Instead you can control the speed of the timer counter incrementation by using something called a prescaler.  A prescaler dictates the speed of your timer according the the following equation:

(timer speed (Hz)) = (Arduino clock speed (16MHz)) / prescaler

So a 1 prescaler will increment the counter at 16MHz, an 8 prescaler will increment it at 2MHz, a 64 prescaler = 250kHz, and so on.  As indicated in the tables above, the prescaler can equal 1, 8, 64, 256, and 1024.  (I'll explain the meaning of CS12, CS11, and CS10 in the next step.) 

Now you can calculate the interrupt frequency with the following equation:

interrupt frequency (Hz) = (Arduino clock speed 16,000,000Hz) / (prescaler * (compare match register + 1))
the +1 is in there because the compare match register is zero indexed

rearranging the equation above, you can solve for the compare match register value that will give your desired interrupt frequency:

compare match register = [ 16,000,000Hz/ (prescaler * desired interrupt frequency) ] - 1
remember that when you use timers 0 and 2 this number must be less than 256, and less than 65536 for timer1

so if you wanted an interrupt every second (frequency of 1Hz):
compare match register = [16,000,000 / (prescaler * 1) ] -1
with a prescaler of 1024 you get:
compare match register = [16,000,000 / (1024 * 1) ] -1
= 15,624
since 256 < 15,624 < 65,536, you must use timer1 for this interrupt.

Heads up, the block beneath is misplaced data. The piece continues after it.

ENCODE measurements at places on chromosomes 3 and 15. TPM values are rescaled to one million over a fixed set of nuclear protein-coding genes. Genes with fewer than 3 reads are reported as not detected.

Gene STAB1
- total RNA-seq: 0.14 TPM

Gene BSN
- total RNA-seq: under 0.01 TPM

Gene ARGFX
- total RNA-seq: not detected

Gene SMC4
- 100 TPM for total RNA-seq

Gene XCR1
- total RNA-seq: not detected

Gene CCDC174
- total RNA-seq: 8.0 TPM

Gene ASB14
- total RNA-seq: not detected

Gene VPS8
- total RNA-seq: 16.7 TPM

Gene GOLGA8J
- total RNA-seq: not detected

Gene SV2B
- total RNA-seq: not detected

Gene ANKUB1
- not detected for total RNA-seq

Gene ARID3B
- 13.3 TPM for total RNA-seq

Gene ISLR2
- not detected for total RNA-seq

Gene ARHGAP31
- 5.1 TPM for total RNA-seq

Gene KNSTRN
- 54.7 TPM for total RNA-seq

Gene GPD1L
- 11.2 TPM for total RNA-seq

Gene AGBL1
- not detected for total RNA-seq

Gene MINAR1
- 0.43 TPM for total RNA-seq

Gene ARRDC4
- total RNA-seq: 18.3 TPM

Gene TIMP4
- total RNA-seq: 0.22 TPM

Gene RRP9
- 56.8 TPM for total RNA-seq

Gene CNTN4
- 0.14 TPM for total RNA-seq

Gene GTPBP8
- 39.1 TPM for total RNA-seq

<p>Hi,</p><p>Your project and explanations helped me a lot starting with my project. Thanks!</p><p>I'm using Arduino uno timer 0 and 2 to output 2 distinct (in sync) MIDI Clock signal and it works like charm. I can change BPM with a knob going from 30 to 250.</p><p>I'm struggling on my next step which is introducing an offset (-200ms / +200ms) between the 2 signals using an analogRead on a knob.</p><p>Would you know how to induce such an offset for a Serial output?</p><p>Timr0 and Timer2 doesnt have much room to change start point and end point and the induced delay would only be a few milliseconds maybe.</p><p>Well if this message finds you and you wish to reply, I'm all ears opened.</p><p>Thanks again,</p><p>Stef</p>
<p>Wonderful, I worked with PICs but I see the AVR work slighly different</p>
<p>Hi, great tutorial, thanks heaps.</p><p>What libraries do I need to include, I'm getting compiler errors saying it doesn't know the names of the timing registers.</p>
<p>Hi Amanda,</p><p>I found these article very informative. I'm designing a card reader and i have included these timer interrupts in my programs.I have several confusions to use these timer interrupts on Arduino Leonardo.I have attached pins on pin 3 and pin 2 for D0 and D1 from my Mifare card reader.My card is a Mifare (32bits) type, so when i batch these card,i'm getting the extra bit of 33,so i decided to use timer interrupts just to execute exact 32 bits,but still i'm getting these extra bit.Please help me..Im lost!!</p>
<p>In an Arduino code for pulse sensor 256 prescalar is activated by TCCR2b=0x06 . Why is it so ? Why is it not 0x04 as per the table for Timer0. Is it possible to make an interrupt of 100 Hz using Timer 2. (ocr2a &lt;256, 1024 prescalar is not present). Could you help me with this. I am just a beginner.</p>
<p>How could I make an interrupt of 100Hz with timer 2. Could you share the table for timer2 similar to the one for Timer0 .</p>